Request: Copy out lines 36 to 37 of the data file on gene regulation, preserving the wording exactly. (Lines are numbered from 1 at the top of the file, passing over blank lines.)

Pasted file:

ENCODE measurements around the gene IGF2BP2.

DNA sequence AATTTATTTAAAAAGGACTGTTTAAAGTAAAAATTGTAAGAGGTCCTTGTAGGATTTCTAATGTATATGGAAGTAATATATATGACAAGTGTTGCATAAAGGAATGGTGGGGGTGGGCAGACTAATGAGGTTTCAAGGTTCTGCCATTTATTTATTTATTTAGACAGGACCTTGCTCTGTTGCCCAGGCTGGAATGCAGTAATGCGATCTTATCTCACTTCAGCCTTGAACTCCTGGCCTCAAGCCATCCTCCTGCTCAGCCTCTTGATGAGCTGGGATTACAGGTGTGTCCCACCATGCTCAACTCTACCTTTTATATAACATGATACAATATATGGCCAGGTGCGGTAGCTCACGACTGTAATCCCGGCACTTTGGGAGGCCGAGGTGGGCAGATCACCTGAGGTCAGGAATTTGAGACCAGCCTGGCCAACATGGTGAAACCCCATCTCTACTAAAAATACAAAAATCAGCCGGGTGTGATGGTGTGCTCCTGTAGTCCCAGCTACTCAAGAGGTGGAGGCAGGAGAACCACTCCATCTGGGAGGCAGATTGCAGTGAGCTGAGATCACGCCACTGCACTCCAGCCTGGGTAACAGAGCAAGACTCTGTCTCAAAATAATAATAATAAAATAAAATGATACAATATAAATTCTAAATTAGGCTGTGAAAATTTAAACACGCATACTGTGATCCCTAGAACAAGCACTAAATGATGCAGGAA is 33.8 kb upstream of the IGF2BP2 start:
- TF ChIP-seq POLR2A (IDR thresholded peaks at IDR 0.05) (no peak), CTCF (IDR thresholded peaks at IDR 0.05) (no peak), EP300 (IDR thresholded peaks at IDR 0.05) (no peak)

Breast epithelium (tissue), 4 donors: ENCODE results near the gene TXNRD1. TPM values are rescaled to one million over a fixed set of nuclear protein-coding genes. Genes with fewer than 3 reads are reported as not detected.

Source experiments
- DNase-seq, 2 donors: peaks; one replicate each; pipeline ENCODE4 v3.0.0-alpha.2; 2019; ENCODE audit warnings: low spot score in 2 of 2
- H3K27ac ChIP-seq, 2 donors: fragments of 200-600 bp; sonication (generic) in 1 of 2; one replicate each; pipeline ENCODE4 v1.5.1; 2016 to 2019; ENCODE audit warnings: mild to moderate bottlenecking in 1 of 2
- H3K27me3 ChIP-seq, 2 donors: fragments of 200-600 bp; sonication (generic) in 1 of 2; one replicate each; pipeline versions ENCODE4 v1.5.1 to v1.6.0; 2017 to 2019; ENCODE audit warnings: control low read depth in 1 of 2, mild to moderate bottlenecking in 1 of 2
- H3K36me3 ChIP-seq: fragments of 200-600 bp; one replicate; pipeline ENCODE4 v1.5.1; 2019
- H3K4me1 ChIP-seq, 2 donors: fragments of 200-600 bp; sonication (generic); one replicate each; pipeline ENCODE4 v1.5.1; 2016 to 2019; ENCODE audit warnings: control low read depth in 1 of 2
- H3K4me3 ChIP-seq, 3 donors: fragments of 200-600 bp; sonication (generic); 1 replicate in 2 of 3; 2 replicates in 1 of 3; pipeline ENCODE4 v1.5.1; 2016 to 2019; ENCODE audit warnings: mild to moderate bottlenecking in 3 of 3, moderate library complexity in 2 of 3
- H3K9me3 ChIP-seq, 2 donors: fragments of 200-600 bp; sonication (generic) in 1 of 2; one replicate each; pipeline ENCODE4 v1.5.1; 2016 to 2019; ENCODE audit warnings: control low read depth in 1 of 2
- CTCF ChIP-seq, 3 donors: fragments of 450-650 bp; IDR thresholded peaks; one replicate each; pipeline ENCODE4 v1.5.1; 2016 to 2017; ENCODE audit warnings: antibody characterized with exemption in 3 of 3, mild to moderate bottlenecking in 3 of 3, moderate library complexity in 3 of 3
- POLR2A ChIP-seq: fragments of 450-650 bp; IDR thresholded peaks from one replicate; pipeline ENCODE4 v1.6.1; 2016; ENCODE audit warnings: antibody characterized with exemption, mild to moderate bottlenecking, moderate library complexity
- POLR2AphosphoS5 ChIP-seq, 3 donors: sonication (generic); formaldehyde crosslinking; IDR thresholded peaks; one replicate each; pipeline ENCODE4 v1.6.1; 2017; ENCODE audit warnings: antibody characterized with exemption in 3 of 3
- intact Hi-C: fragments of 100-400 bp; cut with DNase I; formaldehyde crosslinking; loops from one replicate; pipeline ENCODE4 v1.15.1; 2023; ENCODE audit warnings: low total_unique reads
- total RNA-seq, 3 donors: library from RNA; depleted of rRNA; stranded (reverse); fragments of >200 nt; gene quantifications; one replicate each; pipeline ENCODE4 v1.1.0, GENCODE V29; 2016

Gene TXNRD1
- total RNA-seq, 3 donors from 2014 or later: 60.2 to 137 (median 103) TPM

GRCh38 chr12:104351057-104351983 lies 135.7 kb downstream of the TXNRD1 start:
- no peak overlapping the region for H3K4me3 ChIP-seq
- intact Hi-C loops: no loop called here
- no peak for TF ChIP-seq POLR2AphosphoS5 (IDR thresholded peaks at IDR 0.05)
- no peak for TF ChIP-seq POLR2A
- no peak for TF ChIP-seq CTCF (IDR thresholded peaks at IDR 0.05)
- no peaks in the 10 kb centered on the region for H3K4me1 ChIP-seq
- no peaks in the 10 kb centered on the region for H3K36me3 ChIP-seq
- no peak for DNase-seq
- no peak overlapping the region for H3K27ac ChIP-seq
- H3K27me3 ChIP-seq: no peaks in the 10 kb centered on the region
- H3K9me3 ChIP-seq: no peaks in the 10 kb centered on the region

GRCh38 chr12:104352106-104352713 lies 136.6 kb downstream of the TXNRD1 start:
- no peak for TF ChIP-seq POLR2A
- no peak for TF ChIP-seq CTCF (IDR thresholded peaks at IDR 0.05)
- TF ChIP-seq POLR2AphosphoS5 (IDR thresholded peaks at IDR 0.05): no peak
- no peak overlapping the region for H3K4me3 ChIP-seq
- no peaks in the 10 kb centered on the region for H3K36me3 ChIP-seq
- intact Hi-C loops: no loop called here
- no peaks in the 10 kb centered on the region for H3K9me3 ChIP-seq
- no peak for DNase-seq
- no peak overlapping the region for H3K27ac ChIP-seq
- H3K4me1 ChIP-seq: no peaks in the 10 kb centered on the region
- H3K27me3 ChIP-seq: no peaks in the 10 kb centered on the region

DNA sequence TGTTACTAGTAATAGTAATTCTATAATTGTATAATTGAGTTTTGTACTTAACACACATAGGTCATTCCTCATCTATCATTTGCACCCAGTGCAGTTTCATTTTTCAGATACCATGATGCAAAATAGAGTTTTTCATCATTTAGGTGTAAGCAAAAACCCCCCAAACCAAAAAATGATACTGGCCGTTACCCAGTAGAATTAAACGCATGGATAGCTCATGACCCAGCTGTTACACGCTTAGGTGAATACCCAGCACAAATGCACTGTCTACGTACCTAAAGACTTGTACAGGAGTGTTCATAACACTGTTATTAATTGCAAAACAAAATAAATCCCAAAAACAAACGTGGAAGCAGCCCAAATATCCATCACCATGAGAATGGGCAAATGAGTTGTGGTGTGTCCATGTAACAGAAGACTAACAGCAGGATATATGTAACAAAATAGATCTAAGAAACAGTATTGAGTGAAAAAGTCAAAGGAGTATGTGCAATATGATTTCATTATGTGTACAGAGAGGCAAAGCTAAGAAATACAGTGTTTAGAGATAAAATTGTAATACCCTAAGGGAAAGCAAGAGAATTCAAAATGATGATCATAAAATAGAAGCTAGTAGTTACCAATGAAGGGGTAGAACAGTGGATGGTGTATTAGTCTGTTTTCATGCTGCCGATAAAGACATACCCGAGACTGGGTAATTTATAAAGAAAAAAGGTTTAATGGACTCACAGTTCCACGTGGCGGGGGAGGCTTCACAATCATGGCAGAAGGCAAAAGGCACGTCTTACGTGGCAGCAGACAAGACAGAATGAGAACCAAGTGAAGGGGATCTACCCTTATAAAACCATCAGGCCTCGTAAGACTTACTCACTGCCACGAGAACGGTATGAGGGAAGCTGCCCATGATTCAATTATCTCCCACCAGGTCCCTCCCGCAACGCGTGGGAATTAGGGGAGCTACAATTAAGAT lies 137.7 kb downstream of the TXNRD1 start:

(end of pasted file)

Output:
- no peak overlapping the region for H3K4me3 ChIP-seq
- no peaks in the 10 kb centered on the region for H3K36me3 ChIP-seq